Sample of the Grapheme & Picture: Multisensory Reading Program Level 1.

         Good idea

1. This section is the key to the success of the program. Five letters are introduced each week. Each letter is linked to a key word that begins with the most common pronunciation of the letter.  Unlike other programs, the picture associated with the letter not only begins with the sound of the letter but also has some resemblance to the shape of that letter.  This process of embedding has been demonstrated to be an effective technique for learning letters (see Shmidmann & Ehri, 2010).

2. A space is provided for you to print (using a black marker) the letter, using the correct formation and shape that the student is being taught at school. At the beginning of each session the student traces over the letter while saying the sound of the letter and the accompanying key word (e.g., /a/ for apple NOT /ay/ for apple).

4. The student practises writing the lower case version of the letter. It is important to make sure the student begins the letter in the correct position, moves in the correct direction and positions the letter correctly on the lines.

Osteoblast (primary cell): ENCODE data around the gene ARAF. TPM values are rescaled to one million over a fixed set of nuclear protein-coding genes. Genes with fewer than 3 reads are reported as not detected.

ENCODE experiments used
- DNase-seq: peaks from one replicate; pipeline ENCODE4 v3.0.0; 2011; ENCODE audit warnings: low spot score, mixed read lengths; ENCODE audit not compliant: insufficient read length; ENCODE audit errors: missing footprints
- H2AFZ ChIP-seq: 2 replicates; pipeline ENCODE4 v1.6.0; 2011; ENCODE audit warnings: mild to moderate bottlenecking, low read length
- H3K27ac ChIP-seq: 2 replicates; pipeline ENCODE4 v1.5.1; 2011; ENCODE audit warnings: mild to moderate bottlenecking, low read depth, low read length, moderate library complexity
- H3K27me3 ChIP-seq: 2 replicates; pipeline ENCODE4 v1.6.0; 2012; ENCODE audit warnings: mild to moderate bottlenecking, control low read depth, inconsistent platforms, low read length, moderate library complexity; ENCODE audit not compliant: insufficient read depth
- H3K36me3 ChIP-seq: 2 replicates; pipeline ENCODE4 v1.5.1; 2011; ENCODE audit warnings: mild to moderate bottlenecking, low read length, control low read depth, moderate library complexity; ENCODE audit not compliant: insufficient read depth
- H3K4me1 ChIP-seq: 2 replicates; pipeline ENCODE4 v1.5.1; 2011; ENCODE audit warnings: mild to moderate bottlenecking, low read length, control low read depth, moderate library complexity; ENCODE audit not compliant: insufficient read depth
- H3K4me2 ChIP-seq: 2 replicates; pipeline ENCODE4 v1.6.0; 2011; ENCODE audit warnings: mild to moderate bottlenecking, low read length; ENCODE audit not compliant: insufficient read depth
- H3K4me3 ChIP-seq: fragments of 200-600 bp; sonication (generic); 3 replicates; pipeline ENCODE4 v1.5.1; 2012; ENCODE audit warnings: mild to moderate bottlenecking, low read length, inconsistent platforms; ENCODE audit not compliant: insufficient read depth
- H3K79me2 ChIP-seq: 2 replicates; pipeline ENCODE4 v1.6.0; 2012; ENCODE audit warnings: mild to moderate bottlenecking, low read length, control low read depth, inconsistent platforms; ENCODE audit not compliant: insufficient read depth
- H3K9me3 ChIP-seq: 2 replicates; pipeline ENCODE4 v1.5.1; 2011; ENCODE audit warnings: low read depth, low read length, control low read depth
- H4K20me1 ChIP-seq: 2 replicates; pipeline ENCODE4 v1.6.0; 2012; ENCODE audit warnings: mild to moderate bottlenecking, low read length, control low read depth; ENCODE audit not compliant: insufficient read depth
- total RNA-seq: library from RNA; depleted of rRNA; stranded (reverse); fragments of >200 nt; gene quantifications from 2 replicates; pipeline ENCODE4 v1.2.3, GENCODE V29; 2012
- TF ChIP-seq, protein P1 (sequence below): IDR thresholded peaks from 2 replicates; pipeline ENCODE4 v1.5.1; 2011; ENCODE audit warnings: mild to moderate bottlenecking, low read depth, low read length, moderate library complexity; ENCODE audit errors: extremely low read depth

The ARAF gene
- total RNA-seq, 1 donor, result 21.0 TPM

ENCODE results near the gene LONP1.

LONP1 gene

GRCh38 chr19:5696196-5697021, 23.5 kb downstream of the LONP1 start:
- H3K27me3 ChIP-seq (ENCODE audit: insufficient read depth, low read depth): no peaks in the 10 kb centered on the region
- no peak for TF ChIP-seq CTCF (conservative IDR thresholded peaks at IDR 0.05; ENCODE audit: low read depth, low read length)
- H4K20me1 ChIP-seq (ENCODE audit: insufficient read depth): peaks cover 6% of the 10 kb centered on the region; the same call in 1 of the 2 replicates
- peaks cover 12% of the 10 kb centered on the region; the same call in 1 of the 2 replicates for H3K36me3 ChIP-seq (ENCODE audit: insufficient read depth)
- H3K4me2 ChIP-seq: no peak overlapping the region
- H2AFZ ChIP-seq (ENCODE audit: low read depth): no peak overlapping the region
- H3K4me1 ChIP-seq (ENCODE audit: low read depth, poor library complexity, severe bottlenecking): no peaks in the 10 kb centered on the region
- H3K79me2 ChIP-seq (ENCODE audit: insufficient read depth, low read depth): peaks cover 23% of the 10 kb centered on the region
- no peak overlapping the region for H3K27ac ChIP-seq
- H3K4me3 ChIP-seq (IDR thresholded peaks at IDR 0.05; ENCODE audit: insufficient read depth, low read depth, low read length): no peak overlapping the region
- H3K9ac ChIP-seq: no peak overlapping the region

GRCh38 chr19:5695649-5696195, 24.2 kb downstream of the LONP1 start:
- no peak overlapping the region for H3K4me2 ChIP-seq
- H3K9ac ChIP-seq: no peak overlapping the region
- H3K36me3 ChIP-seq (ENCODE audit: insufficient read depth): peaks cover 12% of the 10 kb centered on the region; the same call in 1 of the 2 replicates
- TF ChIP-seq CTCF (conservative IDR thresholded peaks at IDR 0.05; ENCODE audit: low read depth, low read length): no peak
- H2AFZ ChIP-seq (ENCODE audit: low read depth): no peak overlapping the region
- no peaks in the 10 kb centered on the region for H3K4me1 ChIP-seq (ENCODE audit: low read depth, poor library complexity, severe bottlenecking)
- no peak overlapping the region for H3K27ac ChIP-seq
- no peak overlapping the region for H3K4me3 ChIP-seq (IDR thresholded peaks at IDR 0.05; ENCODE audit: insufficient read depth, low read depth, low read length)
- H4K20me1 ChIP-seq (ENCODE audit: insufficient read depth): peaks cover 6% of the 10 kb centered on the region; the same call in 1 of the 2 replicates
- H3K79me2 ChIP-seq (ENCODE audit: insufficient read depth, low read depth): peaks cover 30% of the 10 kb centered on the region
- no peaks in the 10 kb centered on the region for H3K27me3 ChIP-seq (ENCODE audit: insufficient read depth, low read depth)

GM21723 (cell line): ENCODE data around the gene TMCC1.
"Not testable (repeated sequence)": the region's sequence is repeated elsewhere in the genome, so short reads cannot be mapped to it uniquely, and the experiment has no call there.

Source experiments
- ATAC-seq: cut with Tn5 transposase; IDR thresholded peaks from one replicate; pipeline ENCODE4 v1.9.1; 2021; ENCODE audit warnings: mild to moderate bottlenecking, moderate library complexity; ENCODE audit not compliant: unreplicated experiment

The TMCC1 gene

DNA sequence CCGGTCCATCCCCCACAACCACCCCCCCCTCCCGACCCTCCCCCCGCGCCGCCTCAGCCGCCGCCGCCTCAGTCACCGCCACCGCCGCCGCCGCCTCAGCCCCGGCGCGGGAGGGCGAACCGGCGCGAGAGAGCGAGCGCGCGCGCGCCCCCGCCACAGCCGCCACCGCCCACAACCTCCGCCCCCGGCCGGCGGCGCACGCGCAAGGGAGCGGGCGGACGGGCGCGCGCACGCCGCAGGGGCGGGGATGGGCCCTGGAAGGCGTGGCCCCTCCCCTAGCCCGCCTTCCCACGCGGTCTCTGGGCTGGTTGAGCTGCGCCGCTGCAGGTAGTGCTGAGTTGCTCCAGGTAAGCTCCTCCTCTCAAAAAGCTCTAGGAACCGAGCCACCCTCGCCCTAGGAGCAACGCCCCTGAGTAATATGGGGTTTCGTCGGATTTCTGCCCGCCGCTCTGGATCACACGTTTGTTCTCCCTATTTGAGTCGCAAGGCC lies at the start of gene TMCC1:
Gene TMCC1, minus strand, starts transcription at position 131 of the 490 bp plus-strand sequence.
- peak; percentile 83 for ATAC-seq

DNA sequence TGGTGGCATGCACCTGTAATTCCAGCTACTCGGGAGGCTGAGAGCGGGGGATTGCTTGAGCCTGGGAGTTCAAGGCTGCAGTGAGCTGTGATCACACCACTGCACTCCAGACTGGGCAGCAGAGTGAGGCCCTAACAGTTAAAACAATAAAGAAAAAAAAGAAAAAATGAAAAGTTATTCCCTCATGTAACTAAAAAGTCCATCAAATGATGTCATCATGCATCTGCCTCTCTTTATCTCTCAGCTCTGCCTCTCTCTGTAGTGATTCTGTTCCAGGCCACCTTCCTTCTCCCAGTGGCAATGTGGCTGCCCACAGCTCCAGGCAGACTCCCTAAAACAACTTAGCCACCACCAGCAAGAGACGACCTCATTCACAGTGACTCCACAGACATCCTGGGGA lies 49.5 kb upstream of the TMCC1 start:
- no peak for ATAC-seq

5. Each day the student practises the 5 letters being learned that week by singing the song to the tune of ‘Skip to My Lou’ while using the listed movements and an appropriate action (e.g., for ants on the apple – make a fist with one hand to represent an apple and then run the fingers of the other hand over the ‘apple’ to represent the ants).  Incorporating the actions is very important as research shows that movement enhances learning (see for example, Cook, Yip, & Goldin-Meadow, 2010).

Ants on the apples                                 /a/ /a/ /a/
[Action resembling ants on an apple]    [trace over the letter]

Ants on the apples                                /a/ /a/ /a/
[Action resembling ants on an apple]    [trace over the letter]

Ants on the apples                                /a/ /a/ /a/
[Action resembling ants on an apple]    [trace over the letter] 

Lear-ning  sounds  is ea-sy.
[Slap partner’s hand crossing the mid-line]

Cook, S., Yip, T., & Goldin-Meadow, S., (2010). Gesturing makes memories that last, Journal of Memory and Language, 63 (4), 465-475

Shmidman, A., & Ehri, L. (2010). Embedded picture mnemonics to learn letters Scientific Studies of Reading, 14 (2), 159


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